In theoretical physics, quantum nonlocality is the phenomenon by which measurements made at a microscopic level contradict a collection of notions known as local realism that are regarded as intuitively true in classical mechanics. Rigorously, quantum nonlocality refers to quantum mechanical predictions of many-system measurement correlations that cannot be simulated by any local hidden variable theory. Many entangled quantum states produce such correlations when measured, as demonstrated by Bell's theorem.
Experiments have generally favoured quantum mechanics as a description of nature, over local hidden variable theories. Any physical theory that supersedes or replaces quantum theory must make similar experimental predictions and must therefore also be nonlocal in this sense; quantum nonlocality is a property of the universe that is independent of our description of nature.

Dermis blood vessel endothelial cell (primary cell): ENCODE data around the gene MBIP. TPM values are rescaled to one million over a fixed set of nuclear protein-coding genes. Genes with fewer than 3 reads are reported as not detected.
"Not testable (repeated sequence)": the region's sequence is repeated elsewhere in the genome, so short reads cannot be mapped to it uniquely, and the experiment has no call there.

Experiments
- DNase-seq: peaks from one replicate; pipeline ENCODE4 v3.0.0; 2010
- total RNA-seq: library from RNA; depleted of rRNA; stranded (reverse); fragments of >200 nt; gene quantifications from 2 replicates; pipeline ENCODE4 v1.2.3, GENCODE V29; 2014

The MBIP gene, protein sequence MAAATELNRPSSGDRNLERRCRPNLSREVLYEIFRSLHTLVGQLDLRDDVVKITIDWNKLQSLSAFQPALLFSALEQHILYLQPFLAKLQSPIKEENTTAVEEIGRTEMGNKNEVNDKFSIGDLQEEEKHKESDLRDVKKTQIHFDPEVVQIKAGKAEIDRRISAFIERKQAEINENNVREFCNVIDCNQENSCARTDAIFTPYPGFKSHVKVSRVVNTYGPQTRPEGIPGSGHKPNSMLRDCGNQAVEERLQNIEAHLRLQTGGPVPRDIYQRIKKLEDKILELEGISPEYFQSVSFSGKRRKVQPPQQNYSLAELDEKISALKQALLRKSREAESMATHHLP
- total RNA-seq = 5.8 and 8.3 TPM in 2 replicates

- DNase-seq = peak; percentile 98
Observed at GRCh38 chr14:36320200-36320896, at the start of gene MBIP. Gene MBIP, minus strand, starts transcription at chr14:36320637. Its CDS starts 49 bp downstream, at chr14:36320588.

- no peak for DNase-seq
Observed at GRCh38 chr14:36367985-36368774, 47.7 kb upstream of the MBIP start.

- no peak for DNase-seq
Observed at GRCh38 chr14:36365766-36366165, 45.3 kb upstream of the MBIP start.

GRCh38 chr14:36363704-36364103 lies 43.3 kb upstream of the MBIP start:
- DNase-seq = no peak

Whilst quantum nonlocality improves the efficiency of various computational tasks, it does not allow for faster-than-light communication, and hence is compatible with special relativity. However, it prompts many of the foundational discussions concerning quantum theory.
Within New Thought, we teach that as we change our thinking we change our lives..
- The concept of quantum nonlocality is about not judging by appearances.
- We learn that not only should be be cautious about judging a book by its cover, we should also be careful about doing the same with people.
- Science teaches us that there are many phenomena which cannot be properly interpreted with the human eye alone.
- We learn to use tools not only to craft our environment but also to understand it.
Together, we can attain deeper insights and support a more balanced world.